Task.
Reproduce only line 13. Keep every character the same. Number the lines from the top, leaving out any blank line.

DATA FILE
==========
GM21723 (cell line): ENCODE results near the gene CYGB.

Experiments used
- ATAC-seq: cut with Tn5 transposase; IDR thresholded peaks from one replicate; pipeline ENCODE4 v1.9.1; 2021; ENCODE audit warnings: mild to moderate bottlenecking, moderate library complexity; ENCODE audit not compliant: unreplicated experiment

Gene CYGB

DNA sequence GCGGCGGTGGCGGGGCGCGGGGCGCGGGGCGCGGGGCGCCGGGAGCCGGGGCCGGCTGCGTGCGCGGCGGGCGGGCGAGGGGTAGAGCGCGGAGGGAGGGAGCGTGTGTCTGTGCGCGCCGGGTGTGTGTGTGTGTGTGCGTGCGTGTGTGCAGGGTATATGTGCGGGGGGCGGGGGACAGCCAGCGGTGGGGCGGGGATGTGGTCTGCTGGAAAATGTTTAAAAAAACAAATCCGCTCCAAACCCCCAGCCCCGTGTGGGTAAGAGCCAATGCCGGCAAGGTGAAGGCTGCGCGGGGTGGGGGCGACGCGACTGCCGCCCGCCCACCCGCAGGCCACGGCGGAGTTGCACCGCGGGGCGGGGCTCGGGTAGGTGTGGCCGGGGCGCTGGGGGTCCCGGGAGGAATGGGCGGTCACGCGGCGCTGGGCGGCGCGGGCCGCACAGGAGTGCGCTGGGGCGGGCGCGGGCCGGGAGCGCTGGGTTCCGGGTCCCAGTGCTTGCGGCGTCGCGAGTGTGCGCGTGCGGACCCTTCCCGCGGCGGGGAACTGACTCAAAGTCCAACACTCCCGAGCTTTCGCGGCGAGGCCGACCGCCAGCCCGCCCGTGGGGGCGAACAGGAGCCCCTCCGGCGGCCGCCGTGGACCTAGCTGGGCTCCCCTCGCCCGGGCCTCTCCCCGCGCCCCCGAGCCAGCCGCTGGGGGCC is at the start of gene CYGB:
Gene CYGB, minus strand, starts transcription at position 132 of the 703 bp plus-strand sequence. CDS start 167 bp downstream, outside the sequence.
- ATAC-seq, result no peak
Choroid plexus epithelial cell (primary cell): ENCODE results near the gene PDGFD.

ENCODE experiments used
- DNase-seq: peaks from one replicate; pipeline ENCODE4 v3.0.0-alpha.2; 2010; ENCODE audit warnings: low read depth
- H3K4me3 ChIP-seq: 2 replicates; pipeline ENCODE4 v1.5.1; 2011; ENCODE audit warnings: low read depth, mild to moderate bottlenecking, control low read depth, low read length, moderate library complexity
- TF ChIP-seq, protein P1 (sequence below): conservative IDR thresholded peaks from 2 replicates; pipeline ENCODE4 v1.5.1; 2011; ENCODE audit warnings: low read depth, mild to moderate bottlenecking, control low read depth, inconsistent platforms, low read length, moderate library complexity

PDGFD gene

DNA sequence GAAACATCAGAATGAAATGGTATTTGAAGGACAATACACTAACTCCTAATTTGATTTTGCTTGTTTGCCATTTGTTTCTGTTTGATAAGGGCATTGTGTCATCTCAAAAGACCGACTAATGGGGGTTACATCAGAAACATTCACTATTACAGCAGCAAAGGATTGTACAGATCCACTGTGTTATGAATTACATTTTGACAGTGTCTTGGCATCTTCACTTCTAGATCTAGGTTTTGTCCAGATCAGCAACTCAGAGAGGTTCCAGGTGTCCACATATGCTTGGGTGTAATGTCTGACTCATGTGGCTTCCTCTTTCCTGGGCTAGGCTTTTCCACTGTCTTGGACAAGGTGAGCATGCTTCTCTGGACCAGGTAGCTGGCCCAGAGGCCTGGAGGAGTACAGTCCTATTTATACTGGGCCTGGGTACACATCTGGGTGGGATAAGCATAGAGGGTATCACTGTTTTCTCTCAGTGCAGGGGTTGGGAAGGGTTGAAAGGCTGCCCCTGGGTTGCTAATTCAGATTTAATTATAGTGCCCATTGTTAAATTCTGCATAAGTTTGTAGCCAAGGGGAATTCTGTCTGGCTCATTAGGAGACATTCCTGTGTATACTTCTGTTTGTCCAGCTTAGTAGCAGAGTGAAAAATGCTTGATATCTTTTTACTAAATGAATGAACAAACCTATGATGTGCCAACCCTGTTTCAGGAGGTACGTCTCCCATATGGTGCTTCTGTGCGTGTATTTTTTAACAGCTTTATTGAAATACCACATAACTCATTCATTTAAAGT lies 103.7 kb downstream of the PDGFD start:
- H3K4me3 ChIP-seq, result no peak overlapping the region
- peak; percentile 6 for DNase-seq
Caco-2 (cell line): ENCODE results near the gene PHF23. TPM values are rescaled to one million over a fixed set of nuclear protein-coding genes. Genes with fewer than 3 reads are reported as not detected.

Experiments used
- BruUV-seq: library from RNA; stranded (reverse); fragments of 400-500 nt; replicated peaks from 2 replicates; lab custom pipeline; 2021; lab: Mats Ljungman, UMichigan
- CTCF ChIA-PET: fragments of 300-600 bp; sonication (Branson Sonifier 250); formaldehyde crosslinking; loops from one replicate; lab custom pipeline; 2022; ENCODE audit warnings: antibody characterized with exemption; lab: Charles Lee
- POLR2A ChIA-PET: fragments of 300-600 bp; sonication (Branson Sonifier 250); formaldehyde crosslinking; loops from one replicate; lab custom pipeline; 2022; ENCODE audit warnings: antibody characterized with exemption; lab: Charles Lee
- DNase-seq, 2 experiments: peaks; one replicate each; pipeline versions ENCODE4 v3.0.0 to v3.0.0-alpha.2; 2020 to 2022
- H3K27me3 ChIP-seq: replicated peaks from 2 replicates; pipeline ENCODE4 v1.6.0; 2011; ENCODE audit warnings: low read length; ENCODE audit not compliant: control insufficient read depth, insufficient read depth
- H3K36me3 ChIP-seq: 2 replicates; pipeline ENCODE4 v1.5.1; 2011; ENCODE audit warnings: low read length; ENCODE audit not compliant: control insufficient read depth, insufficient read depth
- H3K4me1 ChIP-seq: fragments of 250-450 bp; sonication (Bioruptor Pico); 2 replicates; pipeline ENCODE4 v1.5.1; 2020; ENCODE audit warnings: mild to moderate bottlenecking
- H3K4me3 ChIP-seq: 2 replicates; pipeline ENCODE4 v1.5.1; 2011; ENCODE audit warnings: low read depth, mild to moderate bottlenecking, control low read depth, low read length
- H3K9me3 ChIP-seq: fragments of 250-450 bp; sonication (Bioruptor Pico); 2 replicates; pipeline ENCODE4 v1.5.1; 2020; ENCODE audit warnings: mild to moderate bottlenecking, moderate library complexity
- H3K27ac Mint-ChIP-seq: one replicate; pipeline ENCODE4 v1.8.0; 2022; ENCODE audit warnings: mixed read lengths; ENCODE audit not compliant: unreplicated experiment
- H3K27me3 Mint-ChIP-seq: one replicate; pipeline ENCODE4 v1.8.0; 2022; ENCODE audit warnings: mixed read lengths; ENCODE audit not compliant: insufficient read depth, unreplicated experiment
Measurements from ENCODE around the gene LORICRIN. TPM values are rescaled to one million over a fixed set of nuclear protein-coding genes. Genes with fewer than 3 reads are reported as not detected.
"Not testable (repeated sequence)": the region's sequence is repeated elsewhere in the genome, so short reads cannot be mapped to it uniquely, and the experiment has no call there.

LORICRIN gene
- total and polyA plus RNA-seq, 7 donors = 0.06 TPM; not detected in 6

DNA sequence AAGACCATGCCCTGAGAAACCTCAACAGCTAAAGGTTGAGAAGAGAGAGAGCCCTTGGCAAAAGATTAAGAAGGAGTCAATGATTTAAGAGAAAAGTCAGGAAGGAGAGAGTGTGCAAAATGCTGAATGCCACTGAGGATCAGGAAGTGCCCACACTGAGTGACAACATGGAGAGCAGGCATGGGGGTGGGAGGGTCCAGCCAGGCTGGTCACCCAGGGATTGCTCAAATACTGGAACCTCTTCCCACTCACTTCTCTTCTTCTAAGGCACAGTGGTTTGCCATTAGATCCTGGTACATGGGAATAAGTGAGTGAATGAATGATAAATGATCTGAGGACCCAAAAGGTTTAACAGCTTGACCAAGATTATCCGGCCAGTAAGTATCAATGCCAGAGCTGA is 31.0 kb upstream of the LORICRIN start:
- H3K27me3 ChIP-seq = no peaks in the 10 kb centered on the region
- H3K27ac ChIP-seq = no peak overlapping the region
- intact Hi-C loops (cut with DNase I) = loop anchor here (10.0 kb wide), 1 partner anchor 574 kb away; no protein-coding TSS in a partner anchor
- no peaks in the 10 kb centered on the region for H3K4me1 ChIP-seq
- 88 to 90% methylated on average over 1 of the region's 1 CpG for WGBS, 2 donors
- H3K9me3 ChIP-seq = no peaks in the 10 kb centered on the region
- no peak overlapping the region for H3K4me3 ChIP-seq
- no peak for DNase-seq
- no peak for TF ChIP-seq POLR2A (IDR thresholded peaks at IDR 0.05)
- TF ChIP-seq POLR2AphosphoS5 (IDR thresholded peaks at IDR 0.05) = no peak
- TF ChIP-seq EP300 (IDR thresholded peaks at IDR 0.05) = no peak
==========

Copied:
PDGFD gene